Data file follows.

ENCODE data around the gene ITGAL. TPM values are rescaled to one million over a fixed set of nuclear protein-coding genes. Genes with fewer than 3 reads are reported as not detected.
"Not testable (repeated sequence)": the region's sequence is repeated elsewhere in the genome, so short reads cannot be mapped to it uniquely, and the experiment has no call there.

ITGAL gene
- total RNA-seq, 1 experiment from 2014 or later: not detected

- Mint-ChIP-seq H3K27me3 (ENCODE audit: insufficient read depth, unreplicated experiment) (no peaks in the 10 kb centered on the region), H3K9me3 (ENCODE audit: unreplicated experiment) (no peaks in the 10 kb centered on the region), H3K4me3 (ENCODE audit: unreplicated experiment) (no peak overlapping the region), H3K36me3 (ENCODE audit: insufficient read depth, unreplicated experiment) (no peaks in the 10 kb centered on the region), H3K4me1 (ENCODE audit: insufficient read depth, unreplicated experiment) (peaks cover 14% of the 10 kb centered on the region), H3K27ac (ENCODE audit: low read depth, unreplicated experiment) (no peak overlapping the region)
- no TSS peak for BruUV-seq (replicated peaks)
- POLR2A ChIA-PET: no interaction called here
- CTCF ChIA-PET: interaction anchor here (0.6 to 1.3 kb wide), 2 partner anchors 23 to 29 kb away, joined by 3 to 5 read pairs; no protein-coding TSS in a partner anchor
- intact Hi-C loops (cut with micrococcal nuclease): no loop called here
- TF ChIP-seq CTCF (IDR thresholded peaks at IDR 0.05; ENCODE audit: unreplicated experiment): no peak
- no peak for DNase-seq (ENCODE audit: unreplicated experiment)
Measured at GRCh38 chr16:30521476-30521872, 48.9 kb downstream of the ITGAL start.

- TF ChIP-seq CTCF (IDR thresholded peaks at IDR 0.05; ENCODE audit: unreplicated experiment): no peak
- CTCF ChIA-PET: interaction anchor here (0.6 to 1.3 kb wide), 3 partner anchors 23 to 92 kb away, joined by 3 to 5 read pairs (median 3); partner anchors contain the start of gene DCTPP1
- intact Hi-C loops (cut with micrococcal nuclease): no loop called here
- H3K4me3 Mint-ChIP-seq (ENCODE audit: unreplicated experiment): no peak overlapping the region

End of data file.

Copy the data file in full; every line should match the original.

ENCODE data around the gene ITGAL. TPM values are rescaled to one million over a fixed set of nuclear protein-coding genes. Genes with fewer than 3 reads are reported as not detected.
"Not testable (repeated sequence)": the region's sequence is repeated elsewhere in the genome, so short reads cannot be mapped to it uniquely, and the experiment has no call there.

ITGAL gene
- total RNA-seq, 1 experiment from 2014 or later: not detected

- Mint-ChIP-seq H3K27me3 (ENCODE audit: insufficient read depth, unreplicated experiment) (no peaks in the 10 kb centered on the region), H3K9me3 (ENCODE audit: unreplicated experiment) (no peaks in the 10 kb centered on the region), H3K4me3 (ENCODE audit: unreplicated experiment) (no peak overlapping the region), H3K36me3 (ENCODE audit: insufficient read depth, unreplicated experiment) (no peaks in the 10 kb centered on the region), H3K4me1 (ENCODE audit: insufficient read depth, unreplicated experiment) (peaks cover 14% of the 10 kb centered on the region), H3K27ac (ENCODE audit: low read depth, unreplicated experiment) (no peak overlapping the region)
- no TSS peak for BruUV-seq (replicated peaks)
- POLR2A ChIA-PET: no interaction called here
- CTCF ChIA-PET: interaction anchor here (0.6 to 1.3 kb wide), 2 partner anchors 23 to 29 kb away, joined by 3 to 5 read pairs; no protein-coding TSS in a partner anchor
- intact Hi-C loops (cut with micrococcal nuclease): no loop called here
- TF ChIP-seq CTCF (IDR thresholded peaks at IDR 0.05; ENCODE audit: unreplicated experiment): no peak
- no peak for DNase-seq (ENCODE audit: unreplicated experiment)
Measured at GRCh38 chr16:30521476-30521872, 48.9 kb downstream of the ITGAL start.

- TF ChIP-seq CTCF (IDR thresholded peaks at IDR 0.05; ENCODE audit: unreplicated experiment): no peak
- CTCF ChIA-PET: interaction anchor here (0.6 to 1.3 kb wide), 3 partner anchors 23 to 92 kb away, joined by 3 to 5 read pairs (median 3); partner anchors contain the start of gene DCTPP1
- intact Hi-C loops (cut with micrococcal nuclease): no loop called here
- H3K4me3 Mint-ChIP-seq (ENCODE audit: unreplicated experiment): no peak overlapping the region